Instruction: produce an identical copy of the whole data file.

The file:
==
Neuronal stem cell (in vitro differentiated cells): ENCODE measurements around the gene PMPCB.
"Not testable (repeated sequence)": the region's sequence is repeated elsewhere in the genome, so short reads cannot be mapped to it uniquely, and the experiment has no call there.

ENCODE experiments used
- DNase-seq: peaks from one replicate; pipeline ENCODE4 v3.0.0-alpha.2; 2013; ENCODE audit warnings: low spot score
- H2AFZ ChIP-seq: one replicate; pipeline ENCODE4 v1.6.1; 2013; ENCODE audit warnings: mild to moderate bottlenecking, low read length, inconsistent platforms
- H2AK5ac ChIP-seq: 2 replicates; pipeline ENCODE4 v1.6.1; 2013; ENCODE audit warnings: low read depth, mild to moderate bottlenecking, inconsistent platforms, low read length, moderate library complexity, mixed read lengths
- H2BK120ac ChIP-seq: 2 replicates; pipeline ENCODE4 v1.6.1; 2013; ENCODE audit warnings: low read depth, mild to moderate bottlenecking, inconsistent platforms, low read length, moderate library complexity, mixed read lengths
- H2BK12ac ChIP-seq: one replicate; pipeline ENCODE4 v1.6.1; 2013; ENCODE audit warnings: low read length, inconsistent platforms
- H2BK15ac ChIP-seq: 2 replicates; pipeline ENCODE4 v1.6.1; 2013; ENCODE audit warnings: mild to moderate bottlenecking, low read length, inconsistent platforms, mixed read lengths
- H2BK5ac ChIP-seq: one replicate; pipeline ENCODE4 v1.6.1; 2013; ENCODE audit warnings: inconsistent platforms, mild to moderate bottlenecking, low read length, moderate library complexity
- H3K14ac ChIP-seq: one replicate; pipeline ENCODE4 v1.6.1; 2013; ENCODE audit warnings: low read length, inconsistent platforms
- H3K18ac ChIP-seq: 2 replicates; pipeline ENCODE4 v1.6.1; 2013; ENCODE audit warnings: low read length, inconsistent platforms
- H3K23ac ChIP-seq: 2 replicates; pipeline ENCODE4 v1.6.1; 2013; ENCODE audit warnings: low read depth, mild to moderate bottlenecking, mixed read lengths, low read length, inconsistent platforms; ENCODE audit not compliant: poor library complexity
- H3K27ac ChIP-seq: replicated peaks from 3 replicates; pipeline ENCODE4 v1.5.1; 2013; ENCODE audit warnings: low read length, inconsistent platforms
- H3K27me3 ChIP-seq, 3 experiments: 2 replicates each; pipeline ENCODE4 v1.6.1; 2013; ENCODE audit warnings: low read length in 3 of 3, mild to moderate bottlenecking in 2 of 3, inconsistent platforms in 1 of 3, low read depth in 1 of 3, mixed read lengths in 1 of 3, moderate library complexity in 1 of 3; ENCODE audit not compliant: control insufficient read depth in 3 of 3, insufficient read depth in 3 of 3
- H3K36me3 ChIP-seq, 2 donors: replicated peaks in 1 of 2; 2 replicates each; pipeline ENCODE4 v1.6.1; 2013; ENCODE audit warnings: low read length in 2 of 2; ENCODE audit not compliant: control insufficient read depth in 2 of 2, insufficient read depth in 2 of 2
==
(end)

Neuronal stem cell (in vitro differentiated cells): ENCODE measurements around the gene PMPCB.
"Not testable (repeated sequence)": the region's sequence is repeated elsewhere in the genome, so short reads cannot be mapped to it uniquely, and the experiment has no call there.

ENCODE experiments used
- DNase-seq: peaks from one replicate; pipeline ENCODE4 v3.0.0-alpha.2; 2013; ENCODE audit warnings: low spot score
- H2AFZ ChIP-seq: one replicate; pipeline ENCODE4 v1.6.1; 2013; ENCODE audit warnings: mild to moderate bottlenecking, low read length, inconsistent platforms
- H2AK5ac ChIP-seq: 2 replicates; pipeline ENCODE4 v1.6.1; 2013; ENCODE audit warnings: low read depth, mild to moderate bottlenecking, inconsistent platforms, low read length, moderate library complexity, mixed read lengths
- H2BK120ac ChIP-seq: 2 replicates; pipeline ENCODE4 v1.6.1; 2013; ENCODE audit warnings: low read depth, mild to moderate bottlenecking, inconsistent platforms, low read length, moderate library complexity, mixed read lengths
- H2BK12ac ChIP-seq: one replicate; pipeline ENCODE4 v1.6.1; 2013; ENCODE audit warnings: low read length, inconsistent platforms
- H2BK15ac ChIP-seq: 2 replicates; pipeline ENCODE4 v1.6.1; 2013; ENCODE audit warnings: mild to moderate bottlenecking, low read length, inconsistent platforms, mixed read lengths
- H2BK5ac ChIP-seq: one replicate; pipeline ENCODE4 v1.6.1; 2013; ENCODE audit warnings: inconsistent platforms, mild to moderate bottlenecking, low read length, moderate library complexity
- H3K14ac ChIP-seq: one replicate; pipeline ENCODE4 v1.6.1; 2013; ENCODE audit warnings: low read length, inconsistent platforms
- H3K18ac ChIP-seq: 2 replicates; pipeline ENCODE4 v1.6.1; 2013; ENCODE audit warnings: low read length, inconsistent platforms
- H3K23ac ChIP-seq: 2 replicates; pipeline ENCODE4 v1.6.1; 2013; ENCODE audit warnings: low read depth, mild to moderate bottlenecking, mixed read lengths, low read length, inconsistent platforms; ENCODE audit not compliant: poor library complexity
- H3K27ac ChIP-seq: replicated peaks from 3 replicates; pipeline ENCODE4 v1.5.1; 2013; ENCODE audit warnings: low read length, inconsistent platforms
- H3K27me3 ChIP-seq, 3 experiments: 2 replicates each; pipeline ENCODE4 v1.6.1; 2013; ENCODE audit warnings: low read length in 3 of 3, mild to moderate bottlenecking in 2 of 3, inconsistent platforms in 1 of 3, low read depth in 1 of 3, mixed read lengths in 1 of 3, moderate library complexity in 1 of 3; ENCODE audit not compliant: control insufficient read depth in 3 of 3, insufficient read depth in 3 of 3
- H3K36me3 ChIP-seq, 2 donors: replicated peaks in 1 of 2; 2 replicates each; pipeline ENCODE4 v1.6.1; 2013; ENCODE audit warnings: low read length in 2 of 2; ENCODE audit not compliant: control insufficient read depth in 2 of 2, insufficient read depth in 2 of 2